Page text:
Friday, February 8, 2019

1999 Royal Enfield goes on stage for auction in Las Vegas

1999 Royal Enfield Bullet Deluxe.
1999 Royal Enfield Deluxe as advertised for Mecum Auction in Las Vegas in January.
Several Royal Enfield motorcycles were on offer at the Mecum Auction in Las Vegas in January. Most were pristine British made models straight out of the history books. One was a made-in-India 1999 Bullet of no particular distinction except that it somewhat resembles the motorcycle in my own garage. It was Mecum Lot G73.

My first reaction: why would anyone go to an auction to bid on something available pretty much every day on CraigsList?

Even the seller seemed to consider this pretty Bullet nothing particularly special. The auction listing included only one photo, and no information, not even the mileage.

But a picture is worth 1,000 words, so let's see what we can see.

We know this is a Deluxe model by its chrome tank and fenders. It still has the stock muffler (normally the first thing an owner replaces) although the motorcycle has been accessorized: the little hood over the headlight appeals to some people.

Also the hand grips are replacements and look to be much better quality than the originals. They may incorporate "bar-end" weights in an attempt to reduce vibration in the handlebars.

The mirrors aren't visible but the stalks look to be the long poles that carry the standard, Mickey-Mouse-ears mirrors. These are often replaced, as mine were, when vibration causes them to get so loose they can't hold an adjustment.

This is a U.S. compliant motorcycle, with the brake pedal moved to the right-hand side, which involves moving the gear shift to the left via an added and very sloppy linkage. (It can be made to work fairly well.)

The headlight is the DOT-approved adjustable lamp that looks slightly too small in its nacelle. The nacelle holds the standard full-size headlight in perfect adjustment in the rest of the world, but the U.S. insists headlights be separately aimed.

The headlight must be smaller to accommodate this and so it throws a noticeably inadequate amount of light at night — ironically forcing the rider of the slowest thing on the road to slow down still more just to keep stopping distance within its dim beam. There used to be a kit available to restore the headlight to the world standard.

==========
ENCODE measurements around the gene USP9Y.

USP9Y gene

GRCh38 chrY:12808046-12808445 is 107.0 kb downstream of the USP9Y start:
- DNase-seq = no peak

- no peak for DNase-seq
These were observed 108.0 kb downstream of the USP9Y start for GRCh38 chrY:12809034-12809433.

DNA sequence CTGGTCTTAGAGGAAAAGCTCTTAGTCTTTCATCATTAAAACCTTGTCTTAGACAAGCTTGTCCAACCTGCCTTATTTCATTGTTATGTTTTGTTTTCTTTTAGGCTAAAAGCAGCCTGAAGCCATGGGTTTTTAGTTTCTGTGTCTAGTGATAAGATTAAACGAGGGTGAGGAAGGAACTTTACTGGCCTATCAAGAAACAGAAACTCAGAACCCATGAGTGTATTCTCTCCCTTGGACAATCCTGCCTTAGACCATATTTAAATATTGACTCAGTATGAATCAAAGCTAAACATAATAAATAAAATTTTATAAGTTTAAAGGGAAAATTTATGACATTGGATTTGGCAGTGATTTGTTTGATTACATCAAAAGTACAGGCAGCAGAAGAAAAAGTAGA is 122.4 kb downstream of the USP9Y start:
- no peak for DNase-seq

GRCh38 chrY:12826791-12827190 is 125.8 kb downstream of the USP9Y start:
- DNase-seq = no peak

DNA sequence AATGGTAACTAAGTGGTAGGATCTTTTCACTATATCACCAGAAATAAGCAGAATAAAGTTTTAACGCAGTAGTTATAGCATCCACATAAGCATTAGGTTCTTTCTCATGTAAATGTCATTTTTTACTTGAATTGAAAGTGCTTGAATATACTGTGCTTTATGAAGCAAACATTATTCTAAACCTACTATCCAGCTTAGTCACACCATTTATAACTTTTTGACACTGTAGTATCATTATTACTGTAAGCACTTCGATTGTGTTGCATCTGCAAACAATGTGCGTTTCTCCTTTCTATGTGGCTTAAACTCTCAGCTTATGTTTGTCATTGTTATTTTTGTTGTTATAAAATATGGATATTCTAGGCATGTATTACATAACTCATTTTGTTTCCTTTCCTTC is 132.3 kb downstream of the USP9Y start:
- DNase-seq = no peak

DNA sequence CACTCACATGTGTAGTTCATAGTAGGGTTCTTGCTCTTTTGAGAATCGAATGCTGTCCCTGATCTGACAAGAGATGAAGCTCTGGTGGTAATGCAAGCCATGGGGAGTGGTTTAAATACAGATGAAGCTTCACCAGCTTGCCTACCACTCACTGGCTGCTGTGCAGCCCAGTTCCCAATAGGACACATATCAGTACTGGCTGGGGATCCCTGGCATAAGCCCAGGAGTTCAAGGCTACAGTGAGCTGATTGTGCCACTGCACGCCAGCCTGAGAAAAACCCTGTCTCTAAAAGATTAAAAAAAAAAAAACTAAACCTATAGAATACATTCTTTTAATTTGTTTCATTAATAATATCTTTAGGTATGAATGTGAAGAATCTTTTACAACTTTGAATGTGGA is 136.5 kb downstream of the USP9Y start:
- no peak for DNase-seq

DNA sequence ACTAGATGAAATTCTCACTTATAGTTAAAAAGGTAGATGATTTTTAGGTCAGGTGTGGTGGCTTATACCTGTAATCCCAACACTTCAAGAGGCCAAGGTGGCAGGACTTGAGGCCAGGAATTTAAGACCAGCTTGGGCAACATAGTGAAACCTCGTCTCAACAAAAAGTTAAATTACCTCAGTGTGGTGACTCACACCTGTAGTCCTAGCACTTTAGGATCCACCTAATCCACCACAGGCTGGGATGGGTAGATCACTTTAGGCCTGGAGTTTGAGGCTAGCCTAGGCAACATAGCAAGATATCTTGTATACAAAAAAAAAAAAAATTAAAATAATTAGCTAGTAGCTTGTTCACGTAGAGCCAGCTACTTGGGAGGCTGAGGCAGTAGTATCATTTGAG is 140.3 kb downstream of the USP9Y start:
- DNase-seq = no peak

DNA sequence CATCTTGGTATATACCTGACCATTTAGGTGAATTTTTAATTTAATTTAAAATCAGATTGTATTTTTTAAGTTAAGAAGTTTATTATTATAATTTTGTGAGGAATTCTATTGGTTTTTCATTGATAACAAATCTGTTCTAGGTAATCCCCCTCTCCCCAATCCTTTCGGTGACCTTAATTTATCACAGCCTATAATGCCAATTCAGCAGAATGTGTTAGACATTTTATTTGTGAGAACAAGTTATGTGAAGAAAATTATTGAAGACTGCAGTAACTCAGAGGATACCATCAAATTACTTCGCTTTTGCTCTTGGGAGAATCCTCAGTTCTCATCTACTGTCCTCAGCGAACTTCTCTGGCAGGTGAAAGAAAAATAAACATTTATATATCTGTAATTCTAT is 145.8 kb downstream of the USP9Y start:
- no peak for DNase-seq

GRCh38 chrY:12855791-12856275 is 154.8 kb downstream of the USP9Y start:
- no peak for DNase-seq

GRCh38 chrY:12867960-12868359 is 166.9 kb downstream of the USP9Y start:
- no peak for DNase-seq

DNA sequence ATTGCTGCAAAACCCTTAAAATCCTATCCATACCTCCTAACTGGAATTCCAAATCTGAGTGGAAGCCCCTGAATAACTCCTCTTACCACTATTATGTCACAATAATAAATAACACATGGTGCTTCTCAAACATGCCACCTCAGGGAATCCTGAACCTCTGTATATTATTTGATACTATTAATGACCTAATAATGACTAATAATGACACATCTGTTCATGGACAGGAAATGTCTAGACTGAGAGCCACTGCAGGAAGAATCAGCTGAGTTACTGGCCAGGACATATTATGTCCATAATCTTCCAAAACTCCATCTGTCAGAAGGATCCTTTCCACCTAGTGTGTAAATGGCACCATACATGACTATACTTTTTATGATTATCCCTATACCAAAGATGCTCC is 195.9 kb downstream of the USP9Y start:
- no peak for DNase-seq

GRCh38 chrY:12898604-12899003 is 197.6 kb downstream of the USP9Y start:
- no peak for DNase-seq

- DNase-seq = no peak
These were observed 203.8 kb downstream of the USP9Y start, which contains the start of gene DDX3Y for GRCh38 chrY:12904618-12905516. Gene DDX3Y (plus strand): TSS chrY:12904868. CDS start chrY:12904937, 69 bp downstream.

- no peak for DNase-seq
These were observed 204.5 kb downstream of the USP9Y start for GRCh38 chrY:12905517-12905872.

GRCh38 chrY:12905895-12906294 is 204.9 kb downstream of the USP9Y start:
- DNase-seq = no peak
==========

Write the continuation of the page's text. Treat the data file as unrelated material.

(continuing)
The exhaust pipe is slightly blued at the top, a normal indication that the motorcycle has been ridden at least a short distance. The foot-rest and kickstart rubbers are not heavily worn so mileage must be low.

The carburetor and air filter are connected in the original fashion as they should be, an oddly awkward job to perform if they are once removed (as they must be when the attaching rubber hoses tear, as they soon do). Perhaps they have never been removed. Again, low miles seem likely.

Incredibly, all four turn signals seem to be present: their stalks should long ago have dissolved and let them fall. What could have preserved them for two decades? Refrigeration?

I'm of two minds about the seat. It is so new looking that it may be a replacement, but it is the general shape and style of the standard fitment.

The lone photograph, no doubt provided by the seller, shows the bike artlessly posed in the yard. It is crude compared to the carefully staged and lit images of the other Royal Enfields going under the gavel in Las Vegas.

But I still got a 1,000 words out of it. Did I miss anything? Leave a comment below.

According to the Mecum website, the 1999 Royal Enfield sold for $2,090. A respectable figure. Shortly afterwards it turned up, advertised for $2,995 by a Nevada motorcycle store.

2 comments:

  1. Also at that same Mecum Auction there were two R/E Interceptors sold. A 1968 and a 1969, and each one sold for $12,100 .... which is very interesting!

    ReplyDelete
  2. David, you're good.

    ReplyDelete

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